Up-and-coming Queens artist fuses genres

He’s calling it traphall music.

Queens-based debut artist Ray Sytes says traphall is a representative combination of two music styles. Born in Guyana and raised in the United States since he was a child, he grew up being in tune with both his native and adopted culture. Initially spearheading his career in music with hip-hop, he soon found that leaning more towards music inspired by his Caribbean roots, like dancehall in particular, he could really grab an edge on his artistry.

“I always wrote raps and I rapped for a long time, but one day someone told me to embrace Caribbean music and do a track, and I did it and got feedback on it more than ever before,” he said.

From then onward, he started exploring the genre and decided to mix dancehall with the style of music he was originally doing — trap music, a sub-genre of hip hop. Growing up a fan of both dancehall and rap, he felt that encompassing both genres into his style would help him transform as an artist and find his unique talent.

And when the response to his single “Mi Wan Burn,” gained traction, he knew it was what he destined for and the song was even discovered by a digital cable music program.

“I said to myself ‘Let me use my Caribbean music and see where it goes,’ and when I put that single out, and Music Choice picked it up and I felt that I found my niche,” said Sytes.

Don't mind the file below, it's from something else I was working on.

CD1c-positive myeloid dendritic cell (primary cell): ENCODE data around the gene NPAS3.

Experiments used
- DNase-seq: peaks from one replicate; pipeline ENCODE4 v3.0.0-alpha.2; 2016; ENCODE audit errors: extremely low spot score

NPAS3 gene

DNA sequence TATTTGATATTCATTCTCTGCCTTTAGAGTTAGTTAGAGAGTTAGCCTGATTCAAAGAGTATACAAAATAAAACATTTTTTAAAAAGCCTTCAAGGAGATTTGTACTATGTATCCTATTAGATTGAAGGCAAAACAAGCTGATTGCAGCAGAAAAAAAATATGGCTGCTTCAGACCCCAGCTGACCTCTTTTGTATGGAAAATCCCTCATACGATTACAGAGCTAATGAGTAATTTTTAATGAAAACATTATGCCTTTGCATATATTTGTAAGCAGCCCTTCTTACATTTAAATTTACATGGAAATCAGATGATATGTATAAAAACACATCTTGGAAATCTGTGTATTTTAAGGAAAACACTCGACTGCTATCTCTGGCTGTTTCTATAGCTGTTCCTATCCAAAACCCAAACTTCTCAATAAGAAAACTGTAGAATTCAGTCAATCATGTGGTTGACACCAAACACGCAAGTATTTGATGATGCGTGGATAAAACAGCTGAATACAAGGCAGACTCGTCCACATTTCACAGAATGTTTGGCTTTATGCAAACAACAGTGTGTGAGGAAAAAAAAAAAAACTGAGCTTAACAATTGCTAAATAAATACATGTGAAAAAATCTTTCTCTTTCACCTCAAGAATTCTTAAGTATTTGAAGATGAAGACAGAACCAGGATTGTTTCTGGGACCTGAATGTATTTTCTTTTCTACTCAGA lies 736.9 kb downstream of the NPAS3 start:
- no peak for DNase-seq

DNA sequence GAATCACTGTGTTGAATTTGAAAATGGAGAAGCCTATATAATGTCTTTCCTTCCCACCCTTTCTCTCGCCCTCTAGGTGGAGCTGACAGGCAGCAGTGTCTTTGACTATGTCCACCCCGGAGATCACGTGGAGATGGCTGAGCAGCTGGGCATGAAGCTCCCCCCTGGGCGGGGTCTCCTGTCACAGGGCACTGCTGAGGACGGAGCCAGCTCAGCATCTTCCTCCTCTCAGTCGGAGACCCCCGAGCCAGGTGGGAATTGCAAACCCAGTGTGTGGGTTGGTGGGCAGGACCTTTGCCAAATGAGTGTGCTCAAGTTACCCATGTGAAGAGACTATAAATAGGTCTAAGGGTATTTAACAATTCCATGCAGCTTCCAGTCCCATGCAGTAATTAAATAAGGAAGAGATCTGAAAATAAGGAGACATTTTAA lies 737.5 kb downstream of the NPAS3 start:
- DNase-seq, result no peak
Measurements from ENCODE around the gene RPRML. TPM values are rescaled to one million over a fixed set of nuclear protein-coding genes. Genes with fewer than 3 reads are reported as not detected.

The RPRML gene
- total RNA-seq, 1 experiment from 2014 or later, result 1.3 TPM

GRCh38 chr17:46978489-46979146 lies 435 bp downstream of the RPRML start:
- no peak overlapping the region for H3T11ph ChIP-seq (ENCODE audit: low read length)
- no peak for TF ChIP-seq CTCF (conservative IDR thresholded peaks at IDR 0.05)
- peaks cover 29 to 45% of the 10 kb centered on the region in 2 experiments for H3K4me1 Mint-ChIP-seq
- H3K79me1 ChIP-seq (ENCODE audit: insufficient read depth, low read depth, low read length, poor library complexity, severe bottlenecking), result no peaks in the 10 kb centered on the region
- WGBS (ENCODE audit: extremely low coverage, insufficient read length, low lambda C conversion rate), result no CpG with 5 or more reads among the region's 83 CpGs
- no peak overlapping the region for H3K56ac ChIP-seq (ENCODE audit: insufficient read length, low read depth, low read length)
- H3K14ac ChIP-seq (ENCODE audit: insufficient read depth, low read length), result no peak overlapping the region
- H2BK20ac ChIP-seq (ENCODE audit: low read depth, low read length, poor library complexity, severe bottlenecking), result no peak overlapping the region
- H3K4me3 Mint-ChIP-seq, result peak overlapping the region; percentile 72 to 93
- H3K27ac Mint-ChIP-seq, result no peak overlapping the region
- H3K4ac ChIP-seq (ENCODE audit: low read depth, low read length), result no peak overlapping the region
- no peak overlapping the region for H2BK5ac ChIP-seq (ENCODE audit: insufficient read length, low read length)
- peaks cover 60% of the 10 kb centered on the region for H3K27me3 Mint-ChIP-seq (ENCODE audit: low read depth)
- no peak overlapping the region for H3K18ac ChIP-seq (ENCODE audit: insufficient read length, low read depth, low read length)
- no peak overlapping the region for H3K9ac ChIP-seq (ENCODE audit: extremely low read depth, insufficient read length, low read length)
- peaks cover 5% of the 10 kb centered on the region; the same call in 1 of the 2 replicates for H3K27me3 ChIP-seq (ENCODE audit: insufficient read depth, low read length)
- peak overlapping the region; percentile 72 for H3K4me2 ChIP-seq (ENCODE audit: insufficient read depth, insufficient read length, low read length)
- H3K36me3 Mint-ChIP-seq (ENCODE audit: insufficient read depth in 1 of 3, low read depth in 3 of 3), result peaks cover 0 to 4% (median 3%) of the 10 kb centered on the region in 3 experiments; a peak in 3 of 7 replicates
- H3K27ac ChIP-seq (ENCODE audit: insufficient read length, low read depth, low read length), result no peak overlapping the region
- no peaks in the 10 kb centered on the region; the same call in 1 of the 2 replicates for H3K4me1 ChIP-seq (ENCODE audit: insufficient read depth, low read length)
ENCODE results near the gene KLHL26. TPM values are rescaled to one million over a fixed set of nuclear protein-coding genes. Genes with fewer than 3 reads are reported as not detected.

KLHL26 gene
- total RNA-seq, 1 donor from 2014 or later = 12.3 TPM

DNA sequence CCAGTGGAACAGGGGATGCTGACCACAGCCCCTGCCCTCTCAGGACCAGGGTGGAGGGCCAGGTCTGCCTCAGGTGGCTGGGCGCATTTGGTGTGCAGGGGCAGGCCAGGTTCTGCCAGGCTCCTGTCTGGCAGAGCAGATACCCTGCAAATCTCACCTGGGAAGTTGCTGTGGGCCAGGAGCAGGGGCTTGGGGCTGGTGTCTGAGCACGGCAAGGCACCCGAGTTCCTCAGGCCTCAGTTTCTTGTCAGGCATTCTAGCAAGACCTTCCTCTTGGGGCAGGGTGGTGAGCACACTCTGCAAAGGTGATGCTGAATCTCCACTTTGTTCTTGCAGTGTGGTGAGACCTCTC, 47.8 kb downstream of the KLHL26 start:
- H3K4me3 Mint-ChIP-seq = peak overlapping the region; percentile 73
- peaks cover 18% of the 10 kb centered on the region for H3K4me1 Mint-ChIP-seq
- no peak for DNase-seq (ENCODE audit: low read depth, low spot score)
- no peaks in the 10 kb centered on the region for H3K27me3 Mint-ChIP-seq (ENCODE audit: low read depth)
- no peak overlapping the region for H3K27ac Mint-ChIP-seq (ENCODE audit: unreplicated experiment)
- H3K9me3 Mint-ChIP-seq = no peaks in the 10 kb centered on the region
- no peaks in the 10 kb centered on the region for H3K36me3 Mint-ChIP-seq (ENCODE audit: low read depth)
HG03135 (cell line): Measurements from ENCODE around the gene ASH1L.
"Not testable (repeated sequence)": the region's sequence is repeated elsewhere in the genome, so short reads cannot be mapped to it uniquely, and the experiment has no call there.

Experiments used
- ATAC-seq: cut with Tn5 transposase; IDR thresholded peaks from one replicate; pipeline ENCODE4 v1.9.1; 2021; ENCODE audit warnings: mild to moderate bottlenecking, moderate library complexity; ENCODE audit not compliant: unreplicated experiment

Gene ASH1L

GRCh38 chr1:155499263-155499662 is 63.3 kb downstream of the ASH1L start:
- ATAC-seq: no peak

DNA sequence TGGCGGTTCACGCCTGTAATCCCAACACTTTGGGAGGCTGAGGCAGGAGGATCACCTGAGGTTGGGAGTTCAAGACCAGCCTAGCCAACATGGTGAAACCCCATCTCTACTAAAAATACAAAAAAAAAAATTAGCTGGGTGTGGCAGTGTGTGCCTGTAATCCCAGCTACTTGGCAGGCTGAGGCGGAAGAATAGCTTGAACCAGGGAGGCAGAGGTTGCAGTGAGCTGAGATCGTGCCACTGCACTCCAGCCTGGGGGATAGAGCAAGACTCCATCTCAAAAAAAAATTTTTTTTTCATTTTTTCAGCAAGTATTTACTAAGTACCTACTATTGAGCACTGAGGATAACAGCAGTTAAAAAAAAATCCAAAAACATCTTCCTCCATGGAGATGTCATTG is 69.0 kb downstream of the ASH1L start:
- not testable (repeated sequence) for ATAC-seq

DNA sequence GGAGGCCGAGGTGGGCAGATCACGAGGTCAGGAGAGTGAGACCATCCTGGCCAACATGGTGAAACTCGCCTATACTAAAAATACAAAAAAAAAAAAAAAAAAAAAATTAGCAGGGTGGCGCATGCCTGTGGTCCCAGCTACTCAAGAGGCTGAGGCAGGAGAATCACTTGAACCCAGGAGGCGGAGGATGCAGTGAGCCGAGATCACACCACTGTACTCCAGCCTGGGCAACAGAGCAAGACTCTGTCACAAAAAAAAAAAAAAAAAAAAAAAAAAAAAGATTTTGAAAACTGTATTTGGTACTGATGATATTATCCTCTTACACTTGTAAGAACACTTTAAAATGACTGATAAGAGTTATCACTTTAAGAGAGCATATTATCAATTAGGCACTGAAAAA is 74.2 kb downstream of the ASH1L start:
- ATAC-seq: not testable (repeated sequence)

In describing the sound of his music, the beats are typically Caribbean style and aim to be energetic but sensational, said Sytes. He added that he tends to use his rap-style voice and opts out of using Caribbean lingo or twang that is usually used in the dancehall genre.

His musical inspirations are big names in dancehall such as Vybz Kartel, Movado, and Alkaline, which he is often compared to, while his hip-hop influences are rap legends like Jay Z, Tupac, and Biggie Smalls.

Although Sytes talks about many different themes in his music, he is often drawn to highlighting romantic subjects and talking about relationships. Sytes also says he wants his listeners to be able to vibe to his music, and experience the subject he is talking about as they listen.

“I want them to feel whatever emotion I’m putting on a particular track, and feel what I’m flowing,” he said.

As more artists continue to experiment and branch into the evolving genre of dancehall, Sytes says the change is a sign of more diverse music to come, and will allow dancehall to be showcased as a vast music style.

“I would say it’s expanding more and more as far as different styles go. Many artists are experimenting and they don’t feel they have to stay stuck in one genre, and this is giving artists an even bigger platform to express themselves.”

Sytes says that while he was not working on a studio album, he is promoting his current single “Body Talk,” and wants to continue getting his name out there with songs and gradually introduce himself to the scene.

“I don’t want to drop a big project. I’m going to drop a single at time and see how it goes, to build up momentum at a time,” he said.

Reach reporter Alexandra Simon at (718) 260–8310 or e-mail her at asimon@cnglocal.com.